Every Wednesday at 10 p.m. for the past 10 weeks, MTV has been showing the second season of a reality show called Making the Band 2– also known as Wednesday Night Fight Night.
The show is a chronology of six band members’ faults and triumphs, their wins and losses. But no matter how bad things get — just like in real life — the rich record executive swoops in to the rescue. This reality show falls short of the mark, and is nothing more than the tale of an ungrateful bunch of untalented kids — except maybe Babs.
The basic concept of this show is similar to The Real World. In the first season of Making the Band, six people were chosen from thousands after a massive U.S. audition and weeks of critiquing from the Bad Boy himself, Sean Combs.
This season, they are living together trying to create the ostensible band. The six members come from different backgrounds and regions of the country, but they all have the same dream: to make it big and be a star.
The first episode of the series starts with the band members being flown to New York to begin recording their debut album.
When they arrive they find out that they have to go through a hazing-like ritual to move into the house where they will be recording.
They have to do many things to prove themselves — they must walk to Brooklyn to get P. Diddy cheesecake, wash cars in cold weather and memorize and sing the lyrics to “Juicy” and “Rapper’s Delight” in unison — what a small price to pay to live in a nice house and get paid to write rhymes for a living. But some band members show their appreciation by throwing fits and threatening to quit.
Some of the members of “Da Band,” as the group is later named, become more audacious as the series moves on. For instance, South-style rapper Fred feuds with Philly native Ness countless times throughout the course of the 11 episodes.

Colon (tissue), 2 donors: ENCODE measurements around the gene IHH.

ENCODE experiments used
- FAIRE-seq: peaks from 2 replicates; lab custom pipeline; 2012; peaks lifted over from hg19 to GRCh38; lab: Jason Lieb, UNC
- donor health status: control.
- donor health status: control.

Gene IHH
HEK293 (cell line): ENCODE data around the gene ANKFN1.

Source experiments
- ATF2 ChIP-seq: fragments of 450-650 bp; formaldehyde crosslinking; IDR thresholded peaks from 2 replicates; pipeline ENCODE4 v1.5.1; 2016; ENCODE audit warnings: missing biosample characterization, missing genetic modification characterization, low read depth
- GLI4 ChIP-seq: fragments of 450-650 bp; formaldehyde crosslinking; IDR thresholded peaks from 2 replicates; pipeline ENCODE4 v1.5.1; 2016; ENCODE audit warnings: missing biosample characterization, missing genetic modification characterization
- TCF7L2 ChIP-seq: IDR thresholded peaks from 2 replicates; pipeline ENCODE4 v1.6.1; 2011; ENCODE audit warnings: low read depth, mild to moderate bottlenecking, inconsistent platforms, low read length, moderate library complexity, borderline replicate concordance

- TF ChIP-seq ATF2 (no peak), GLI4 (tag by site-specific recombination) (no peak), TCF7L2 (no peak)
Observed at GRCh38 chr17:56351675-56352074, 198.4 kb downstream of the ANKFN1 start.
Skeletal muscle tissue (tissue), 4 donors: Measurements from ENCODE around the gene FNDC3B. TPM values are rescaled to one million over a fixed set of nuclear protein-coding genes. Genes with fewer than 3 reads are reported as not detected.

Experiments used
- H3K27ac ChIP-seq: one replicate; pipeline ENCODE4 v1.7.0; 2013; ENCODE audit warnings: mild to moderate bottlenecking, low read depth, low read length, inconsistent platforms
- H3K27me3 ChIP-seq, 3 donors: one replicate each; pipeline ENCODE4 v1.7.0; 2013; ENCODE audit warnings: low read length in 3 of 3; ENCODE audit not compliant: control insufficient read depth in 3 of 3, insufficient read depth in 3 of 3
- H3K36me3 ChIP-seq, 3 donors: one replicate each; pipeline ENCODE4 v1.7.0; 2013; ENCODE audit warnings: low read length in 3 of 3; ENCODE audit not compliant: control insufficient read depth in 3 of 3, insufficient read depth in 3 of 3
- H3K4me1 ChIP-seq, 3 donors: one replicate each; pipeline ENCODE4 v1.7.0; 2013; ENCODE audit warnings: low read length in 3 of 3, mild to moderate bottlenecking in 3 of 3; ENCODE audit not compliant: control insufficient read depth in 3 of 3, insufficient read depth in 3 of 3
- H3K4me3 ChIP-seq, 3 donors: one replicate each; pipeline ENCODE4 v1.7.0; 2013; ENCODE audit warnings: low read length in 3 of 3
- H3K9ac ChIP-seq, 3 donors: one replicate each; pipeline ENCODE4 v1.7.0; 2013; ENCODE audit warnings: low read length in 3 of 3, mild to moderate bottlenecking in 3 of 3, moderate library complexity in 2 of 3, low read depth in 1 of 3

And even one of the oldest members, Sarah, breaks down at one point and yells at another member of the group for not giving her the phone when things don’t go her way.
The band members are reminiscent of the kids on Romper Room.
They seem to feel as though the industry owes them something because they were chosen to be a part of history, as Diddy often reminds.
When did entertainment begin to consist of the constant whining of six people who are intellectually deficient and think they are talented?
The show, from the beginning, should have influenced the roots of music and hip hop so Da Band would not be simply for adding more zeroes to Sean Combs’ bank account, but a vehicle that could faithfully contribute to hip hop.
Today when the echoes of “Shake Ya Tailfeather” and “I Need A Girl” parts 1-3 are as common as kids who can’t read but can kick your butt in Madden 2004, it is disheartening to see a misrepresentation of real life such as Making the Band 2.
Viacom doesn’t care if what is depicted on reality television is real — they own BET for crying out loud — it is concerned with ratings.
If viewers can get WWE packaged with their reality television, of course they’re going to tune into Wednesday Night Fight Night. But it is the duty of people like P. Diddy to ensure the groundlayers of the culture are respected and their art is not made into a guide to becoming part of the rap bourgeoisie.
Rorik Williams is The Oracle’s Music Editor. Contact him at email@example.com.